Many servant leaders don’t even consider themselves leaders. It’s not for lack of ability or belief in their abilities, but they believe all their employees are leaders, as well as followers.
What we traditionally think of as a leader doesn’t encourage the idea that all employees are leaders. There is usually a hierarchy, which informs the types of skills people in various roles will have.
Under servant leadership ideals, every employee has the opportunity to be a leader, even if they are technically a “non-leader.”
Employees and leaders can hone and strengthen many of the same skills:
How are you coming across? Does your attitude lift up and encourage people, or intimidate and demotivate them?
Attitude is something everyone can work on. It is in how you carry yourself, communicate, work, show respect and interact with those around you.
A positive attitude can inspire and motivate people, where a negative attitude can have the exact opposite influence. When difficult situations arise, attitude and perspective will inform the outcome.
Individuals can choose their attitude, so choose positivity; choose to empower people; choose to inspire and motivate.
Nowadays, results are a product of many actions and how they form a whole, rather than singular cause and effect actions.
These type of workers are called “knowledge workers,” and they are masters of project management, They see the whole picture, rather than just one portion.
They organize projects based on a starting point and desired outcome, then see the project to its completion.
Successful project management takes a plethora of important skills: communication, vision, innovation, focus and so on. The list never ends but will vary depending on the business.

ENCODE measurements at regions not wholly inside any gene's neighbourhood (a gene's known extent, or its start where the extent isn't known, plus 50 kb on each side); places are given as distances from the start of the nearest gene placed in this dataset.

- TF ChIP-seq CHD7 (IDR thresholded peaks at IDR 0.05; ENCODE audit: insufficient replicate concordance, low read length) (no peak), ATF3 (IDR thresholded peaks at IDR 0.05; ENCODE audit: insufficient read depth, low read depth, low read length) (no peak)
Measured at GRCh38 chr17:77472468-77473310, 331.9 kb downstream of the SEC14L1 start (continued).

Never underestimate the power in numbers. A servant leader and non-leader understands this concept and highly values teamwork.
It takes a village to raise a child and a team to build a company. The most effective teams welcome diversity of skills, experiences and backgrounds, to capitalize on varying strengths and talents.
Leaders and non-leaders require skill to work as a productive unit and support one another with a common goal.
How information and goals are communicated to a team supports the vision of a business. What is important? What does this company value? Where are we heading? Where have we been, and what did we learn?
Teams should prioritize ways to unite members under a common vision and mission to achieve improved performance and results.
We Can Help
Is your company lacking executive bandwidth? Are you going through a leadership transition?
Do you just need a few extra hands on deck for the duration of a project? We can help. Ask us about our Executive Talent Solutions.